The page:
9 types of artwork our kids bring home from preschool

Types of preschool artwork.
Types of preschool artwork.  Photo: Getty Images

It's happening: my house is slowly being overtaken by the arts and crafts my son brings home from preschool. When he was younger, there was a slow trickle of paintings, enough to decorate the fridge and keep the grandparents happy. In the last few years before starting school however, the arts and crafts production has revved up a notch.

Sorting through a leaning tower of artwork over the weekend, it occurred to me that the majority of my son's oeuvre seems fall into one of nine categories.

If you've got a pre-schooler, I suspect you'll relate to a few of these too…

 Photo: Supplied

1. The Rorschach:

The inkblot-like painting (reminiscent of the famous Rorschach psychological test) is a classic, a preschool rite of passage. It's often one of the first paintings to come home, and one of the few that are actually frame-worthy. Traditionally, the Rorschach was used to assess personality characteristics and emotional functioning. Given this particular test is now widely considered to be "pseudoscientific," interpret your child's efforts at own risk. (Thankfully most of them look like butterflies, anyway. And there's really nothing sinister about butterflies…)

2. The pop art:

Okay, so it's not quite Andy Warhol, but there's a lot of pop art coming home in the form of scribbled on pictures of Elsa and Anna, Woody and Buzz and whatever other Disney Pixar book the teachers have next to the photocopier at any given moment.

3. The "we-just-replenished-the-arts-and-crafts-supplies" masterpiece:

Think glitter, all of the glitter. Pink and purple feathers and cupcake patty pans - preschools seems to love a patty pan. Less is not more when it comes to these works of art.


4. The family portrait:

It's pretty exciting when your child graduates from drawing blobs, to drawing blobs that actually (loosely) resemble people. It might not be as big a milestone as the first steps, but those first family portraits are pretty special. Sometimes, they're also rather an interesting window in on the way your child sees the world – and you. In preschool family portraits it's not unusual for the new baby to be conveniently left off the canvas, for mum to be not much taller than the budding artist and for dad to tower BFG-like over everyone, including the family dog. Except you don't have a dog…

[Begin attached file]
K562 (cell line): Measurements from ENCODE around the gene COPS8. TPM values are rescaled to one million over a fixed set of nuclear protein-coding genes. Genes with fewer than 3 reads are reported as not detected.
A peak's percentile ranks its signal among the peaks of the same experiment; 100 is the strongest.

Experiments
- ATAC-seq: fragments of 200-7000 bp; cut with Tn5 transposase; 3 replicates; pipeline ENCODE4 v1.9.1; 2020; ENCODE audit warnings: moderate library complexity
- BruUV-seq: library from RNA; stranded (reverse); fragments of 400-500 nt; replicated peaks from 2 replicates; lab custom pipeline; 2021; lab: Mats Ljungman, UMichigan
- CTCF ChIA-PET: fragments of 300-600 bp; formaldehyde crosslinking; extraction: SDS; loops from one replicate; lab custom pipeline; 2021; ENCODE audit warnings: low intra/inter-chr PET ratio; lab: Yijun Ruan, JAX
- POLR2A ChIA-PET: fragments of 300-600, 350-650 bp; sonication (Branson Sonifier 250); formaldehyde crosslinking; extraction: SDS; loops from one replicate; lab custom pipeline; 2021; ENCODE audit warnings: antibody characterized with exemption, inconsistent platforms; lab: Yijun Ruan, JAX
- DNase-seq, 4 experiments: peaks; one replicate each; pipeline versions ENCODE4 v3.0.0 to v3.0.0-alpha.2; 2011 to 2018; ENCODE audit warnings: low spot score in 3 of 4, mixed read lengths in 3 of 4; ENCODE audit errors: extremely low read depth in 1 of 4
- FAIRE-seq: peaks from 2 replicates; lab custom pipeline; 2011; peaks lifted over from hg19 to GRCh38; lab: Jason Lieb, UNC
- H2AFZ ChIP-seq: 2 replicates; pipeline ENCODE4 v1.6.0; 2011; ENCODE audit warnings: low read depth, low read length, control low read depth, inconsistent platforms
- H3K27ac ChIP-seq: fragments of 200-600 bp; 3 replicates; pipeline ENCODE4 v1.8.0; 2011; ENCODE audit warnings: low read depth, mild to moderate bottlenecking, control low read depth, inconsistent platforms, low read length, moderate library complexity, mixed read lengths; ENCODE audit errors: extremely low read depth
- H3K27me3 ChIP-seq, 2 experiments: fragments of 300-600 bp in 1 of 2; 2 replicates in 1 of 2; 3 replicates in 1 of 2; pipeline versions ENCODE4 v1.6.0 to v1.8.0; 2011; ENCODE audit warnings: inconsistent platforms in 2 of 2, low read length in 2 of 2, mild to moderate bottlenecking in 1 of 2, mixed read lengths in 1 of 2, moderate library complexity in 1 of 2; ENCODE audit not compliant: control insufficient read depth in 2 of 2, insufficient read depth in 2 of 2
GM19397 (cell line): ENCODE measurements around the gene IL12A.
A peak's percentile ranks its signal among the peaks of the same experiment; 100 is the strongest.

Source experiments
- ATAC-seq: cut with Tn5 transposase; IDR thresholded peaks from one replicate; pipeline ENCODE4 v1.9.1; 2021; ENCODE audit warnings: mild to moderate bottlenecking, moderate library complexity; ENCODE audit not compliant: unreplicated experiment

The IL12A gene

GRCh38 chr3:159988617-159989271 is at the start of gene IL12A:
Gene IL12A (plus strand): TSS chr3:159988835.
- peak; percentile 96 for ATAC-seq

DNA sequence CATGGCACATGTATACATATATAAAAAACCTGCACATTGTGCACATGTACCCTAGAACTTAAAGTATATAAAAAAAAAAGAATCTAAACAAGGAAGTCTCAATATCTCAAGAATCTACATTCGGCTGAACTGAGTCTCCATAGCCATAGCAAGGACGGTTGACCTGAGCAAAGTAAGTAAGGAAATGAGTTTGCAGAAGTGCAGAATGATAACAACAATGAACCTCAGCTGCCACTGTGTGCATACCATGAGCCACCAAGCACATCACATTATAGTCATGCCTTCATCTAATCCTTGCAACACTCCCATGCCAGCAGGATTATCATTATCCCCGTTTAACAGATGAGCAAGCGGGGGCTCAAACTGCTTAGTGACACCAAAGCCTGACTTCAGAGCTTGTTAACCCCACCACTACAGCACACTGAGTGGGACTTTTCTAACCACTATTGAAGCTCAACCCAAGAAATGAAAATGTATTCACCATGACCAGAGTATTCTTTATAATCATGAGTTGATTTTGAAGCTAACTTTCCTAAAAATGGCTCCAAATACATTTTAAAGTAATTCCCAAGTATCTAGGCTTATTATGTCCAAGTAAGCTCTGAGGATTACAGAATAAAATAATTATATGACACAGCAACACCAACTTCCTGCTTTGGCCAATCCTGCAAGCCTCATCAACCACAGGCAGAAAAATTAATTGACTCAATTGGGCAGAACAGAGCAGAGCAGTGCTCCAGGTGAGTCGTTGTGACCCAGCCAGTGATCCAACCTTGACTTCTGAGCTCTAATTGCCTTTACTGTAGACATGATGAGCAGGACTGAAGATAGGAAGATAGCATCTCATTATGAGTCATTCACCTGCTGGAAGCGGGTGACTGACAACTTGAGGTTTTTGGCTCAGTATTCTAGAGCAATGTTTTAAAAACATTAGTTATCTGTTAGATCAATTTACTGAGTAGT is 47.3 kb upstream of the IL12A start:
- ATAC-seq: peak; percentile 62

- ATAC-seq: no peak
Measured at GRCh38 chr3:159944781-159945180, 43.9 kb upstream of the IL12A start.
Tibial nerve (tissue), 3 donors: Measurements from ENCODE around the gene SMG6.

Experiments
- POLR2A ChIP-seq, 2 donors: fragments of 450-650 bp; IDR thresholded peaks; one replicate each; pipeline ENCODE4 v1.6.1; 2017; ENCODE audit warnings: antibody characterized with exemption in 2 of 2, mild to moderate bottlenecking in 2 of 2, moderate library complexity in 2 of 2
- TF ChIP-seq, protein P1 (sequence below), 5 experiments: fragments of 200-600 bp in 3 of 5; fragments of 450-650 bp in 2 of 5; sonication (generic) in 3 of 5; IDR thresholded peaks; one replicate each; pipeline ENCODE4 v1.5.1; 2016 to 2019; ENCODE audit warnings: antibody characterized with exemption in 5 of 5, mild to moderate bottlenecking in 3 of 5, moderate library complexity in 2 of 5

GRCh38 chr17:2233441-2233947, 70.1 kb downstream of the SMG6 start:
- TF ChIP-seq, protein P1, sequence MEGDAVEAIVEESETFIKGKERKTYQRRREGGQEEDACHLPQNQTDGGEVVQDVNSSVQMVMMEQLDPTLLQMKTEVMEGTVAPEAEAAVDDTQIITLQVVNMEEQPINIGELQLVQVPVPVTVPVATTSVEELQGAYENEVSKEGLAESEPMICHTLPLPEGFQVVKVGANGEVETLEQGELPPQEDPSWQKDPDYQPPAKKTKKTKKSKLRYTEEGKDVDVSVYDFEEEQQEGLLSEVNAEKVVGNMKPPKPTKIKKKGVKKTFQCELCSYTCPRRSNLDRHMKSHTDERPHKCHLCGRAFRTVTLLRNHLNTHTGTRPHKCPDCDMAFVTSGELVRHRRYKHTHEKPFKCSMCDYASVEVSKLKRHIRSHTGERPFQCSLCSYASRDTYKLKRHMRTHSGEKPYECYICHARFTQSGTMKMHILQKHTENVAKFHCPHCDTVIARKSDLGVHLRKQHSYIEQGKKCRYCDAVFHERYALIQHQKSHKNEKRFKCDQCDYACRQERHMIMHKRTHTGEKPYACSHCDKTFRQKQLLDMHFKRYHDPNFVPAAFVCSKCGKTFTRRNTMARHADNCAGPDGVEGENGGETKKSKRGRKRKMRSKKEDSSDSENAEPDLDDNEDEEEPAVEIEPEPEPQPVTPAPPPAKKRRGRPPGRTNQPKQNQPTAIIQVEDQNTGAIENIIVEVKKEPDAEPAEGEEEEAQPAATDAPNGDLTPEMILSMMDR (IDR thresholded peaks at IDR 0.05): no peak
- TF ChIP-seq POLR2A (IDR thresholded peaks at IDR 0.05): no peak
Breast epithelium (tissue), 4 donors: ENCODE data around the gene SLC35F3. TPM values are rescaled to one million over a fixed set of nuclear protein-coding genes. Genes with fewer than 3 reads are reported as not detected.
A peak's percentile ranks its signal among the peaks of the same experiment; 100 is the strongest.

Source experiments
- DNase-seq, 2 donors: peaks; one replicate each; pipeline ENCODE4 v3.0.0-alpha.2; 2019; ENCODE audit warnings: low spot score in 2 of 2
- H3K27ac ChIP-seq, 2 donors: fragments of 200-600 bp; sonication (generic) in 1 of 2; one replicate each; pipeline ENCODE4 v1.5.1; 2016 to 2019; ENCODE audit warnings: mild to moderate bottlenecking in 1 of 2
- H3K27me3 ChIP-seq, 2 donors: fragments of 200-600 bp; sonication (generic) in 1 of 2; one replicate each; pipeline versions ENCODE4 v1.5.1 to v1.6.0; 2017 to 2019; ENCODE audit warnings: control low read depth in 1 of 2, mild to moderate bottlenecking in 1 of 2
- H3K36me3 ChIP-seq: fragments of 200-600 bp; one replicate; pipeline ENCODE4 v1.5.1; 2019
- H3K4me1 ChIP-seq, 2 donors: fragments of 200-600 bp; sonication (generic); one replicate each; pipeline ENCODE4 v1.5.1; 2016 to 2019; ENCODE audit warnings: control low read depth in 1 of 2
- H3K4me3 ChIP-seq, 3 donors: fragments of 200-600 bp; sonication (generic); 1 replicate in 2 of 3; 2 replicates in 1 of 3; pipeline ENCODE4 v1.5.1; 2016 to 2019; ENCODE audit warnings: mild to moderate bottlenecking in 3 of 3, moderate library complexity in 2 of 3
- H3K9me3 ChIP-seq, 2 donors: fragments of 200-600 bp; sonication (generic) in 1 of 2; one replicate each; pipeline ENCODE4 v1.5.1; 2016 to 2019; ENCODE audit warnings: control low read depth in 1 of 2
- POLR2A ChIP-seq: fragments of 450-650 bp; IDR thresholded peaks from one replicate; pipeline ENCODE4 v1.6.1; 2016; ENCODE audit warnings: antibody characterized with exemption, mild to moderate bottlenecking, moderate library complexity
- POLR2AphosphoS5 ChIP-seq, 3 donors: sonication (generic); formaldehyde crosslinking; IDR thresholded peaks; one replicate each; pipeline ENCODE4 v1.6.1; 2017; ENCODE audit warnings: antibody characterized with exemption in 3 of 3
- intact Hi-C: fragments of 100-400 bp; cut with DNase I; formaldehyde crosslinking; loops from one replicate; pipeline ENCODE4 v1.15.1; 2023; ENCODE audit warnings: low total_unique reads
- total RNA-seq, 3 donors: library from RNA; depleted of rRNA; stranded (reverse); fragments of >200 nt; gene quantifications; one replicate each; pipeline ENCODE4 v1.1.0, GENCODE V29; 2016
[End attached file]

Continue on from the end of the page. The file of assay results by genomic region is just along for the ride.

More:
5. The Mark Rothko/Paul Klee/Jackson Pollock

You know those paintings you look at and you think, "Wow, my four-year-old" could have done that." I'm talking about the blocks of colour (Rothko) experimenting with shapes (Klee) and the paint splatters (Pollock). Well, your four-year-old probably has. The only difference is, it's hanging on the fridge and not in the Tate Modern. And its value is entirely sentimental.

6. The painting with a very complicated story to it – (their abstract period)

"What's this one?" you ask, pointing to a painting with five brush strokes and a couple of spots. "It's Woody," your little one says. "And that's Buzz. And that's Jessie. And that's Batman. And they're having a picnic. See, there's the cupcakes and popcorn." Duh.

7. The "sculpture":

There's nothing like trying to find space for "Box art" – those lovely re-purposed cereal/Jatz/ice cream tubs covered in anything and everything. And for some strange reason, they're often the pieces our children are most attached to.

8. The embarrassing/funny drawing:

We all know kids say some very funny, and at times, very embarrassing things. As it turns out, the same goes for drawings. One weekend, my husband and I were both sick and, to get through the days, my son was given a little more (a lot more) than the recommended amount of screen time. On Monday when he went off to preschool, he drew a lovely portrait - of the ipad. Parents of the year…

And my niece once drew a picture that, on first viewing, appeared rather phallic. As it turns out, they'd be learning how to draw the letter "T" and when asked to draw something beginning with "T" she chose to draw a tie. It certainly gave her teachers a good giggle.

9. The sentimental favourite:

Handprints for Mothers' Day, Valentines love hearts, and Fathers' Day creations made from paddlepop sticks. No matter how many of these ones come home, there's always a little extra room on the fridge for the sentimental masterpiece.

Have your kids drawn anything particularly funny or embarrassing?